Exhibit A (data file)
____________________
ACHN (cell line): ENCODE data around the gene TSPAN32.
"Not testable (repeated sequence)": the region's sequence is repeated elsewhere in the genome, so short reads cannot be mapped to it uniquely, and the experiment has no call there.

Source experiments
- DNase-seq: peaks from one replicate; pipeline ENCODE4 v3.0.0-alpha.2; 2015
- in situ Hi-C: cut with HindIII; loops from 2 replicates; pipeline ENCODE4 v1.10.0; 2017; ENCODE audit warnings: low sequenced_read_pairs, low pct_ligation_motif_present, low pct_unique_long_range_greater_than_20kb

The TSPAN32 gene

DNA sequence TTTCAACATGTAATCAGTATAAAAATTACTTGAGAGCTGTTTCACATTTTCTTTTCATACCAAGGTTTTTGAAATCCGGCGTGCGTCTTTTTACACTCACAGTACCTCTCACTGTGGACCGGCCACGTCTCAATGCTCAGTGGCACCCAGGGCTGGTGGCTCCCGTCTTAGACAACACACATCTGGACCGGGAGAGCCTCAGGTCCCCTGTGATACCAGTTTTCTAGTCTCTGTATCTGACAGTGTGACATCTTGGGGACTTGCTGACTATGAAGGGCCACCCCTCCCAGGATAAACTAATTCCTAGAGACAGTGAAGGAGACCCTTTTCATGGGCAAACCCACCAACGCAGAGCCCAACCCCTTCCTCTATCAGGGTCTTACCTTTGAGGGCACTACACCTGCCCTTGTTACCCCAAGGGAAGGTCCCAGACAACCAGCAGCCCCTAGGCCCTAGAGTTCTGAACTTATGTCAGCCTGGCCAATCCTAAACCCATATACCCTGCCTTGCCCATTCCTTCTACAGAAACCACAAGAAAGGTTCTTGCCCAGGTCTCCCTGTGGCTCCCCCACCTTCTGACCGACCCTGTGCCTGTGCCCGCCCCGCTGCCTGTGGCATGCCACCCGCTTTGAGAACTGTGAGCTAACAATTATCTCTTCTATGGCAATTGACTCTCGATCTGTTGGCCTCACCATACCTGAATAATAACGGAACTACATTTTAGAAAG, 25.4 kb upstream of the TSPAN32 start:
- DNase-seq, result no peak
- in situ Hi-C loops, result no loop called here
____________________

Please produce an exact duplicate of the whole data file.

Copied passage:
ACHN (cell line): ENCODE data around the gene TSPAN32.
"Not testable (repeated sequence)": the region's sequence is repeated elsewhere in the genome, so short reads cannot be mapped to it uniquely, and the experiment has no call there.

Source experiments
- DNase-seq: peaks from one replicate; pipeline ENCODE4 v3.0.0-alpha.2; 2015
- in situ Hi-C: cut with HindIII; loops from 2 replicates; pipeline ENCODE4 v1.10.0; 2017; ENCODE audit warnings: low sequenced_read_pairs, low pct_ligation_motif_present, low pct_unique_long_range_greater_than_20kb

The TSPAN32 gene

DNA sequence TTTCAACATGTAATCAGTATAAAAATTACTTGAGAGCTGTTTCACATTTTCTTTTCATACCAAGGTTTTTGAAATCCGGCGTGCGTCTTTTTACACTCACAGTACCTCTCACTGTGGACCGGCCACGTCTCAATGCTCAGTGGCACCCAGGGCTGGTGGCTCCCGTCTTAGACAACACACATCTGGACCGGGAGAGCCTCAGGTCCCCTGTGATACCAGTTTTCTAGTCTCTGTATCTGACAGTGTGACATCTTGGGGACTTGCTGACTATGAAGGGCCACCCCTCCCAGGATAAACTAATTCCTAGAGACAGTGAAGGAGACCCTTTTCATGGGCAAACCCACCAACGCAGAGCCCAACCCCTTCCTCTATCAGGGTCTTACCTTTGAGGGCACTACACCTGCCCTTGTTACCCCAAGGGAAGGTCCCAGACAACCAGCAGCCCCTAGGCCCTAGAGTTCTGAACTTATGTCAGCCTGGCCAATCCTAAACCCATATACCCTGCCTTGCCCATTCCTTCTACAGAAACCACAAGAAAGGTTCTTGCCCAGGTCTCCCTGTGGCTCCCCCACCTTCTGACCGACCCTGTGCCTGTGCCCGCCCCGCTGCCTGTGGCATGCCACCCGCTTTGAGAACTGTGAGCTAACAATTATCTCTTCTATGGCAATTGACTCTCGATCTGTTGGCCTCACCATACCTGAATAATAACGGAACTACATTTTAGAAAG, 25.4 kb upstream of the TSPAN32 start:
- DNase-seq, result no peak
- in situ Hi-C loops, result no loop called here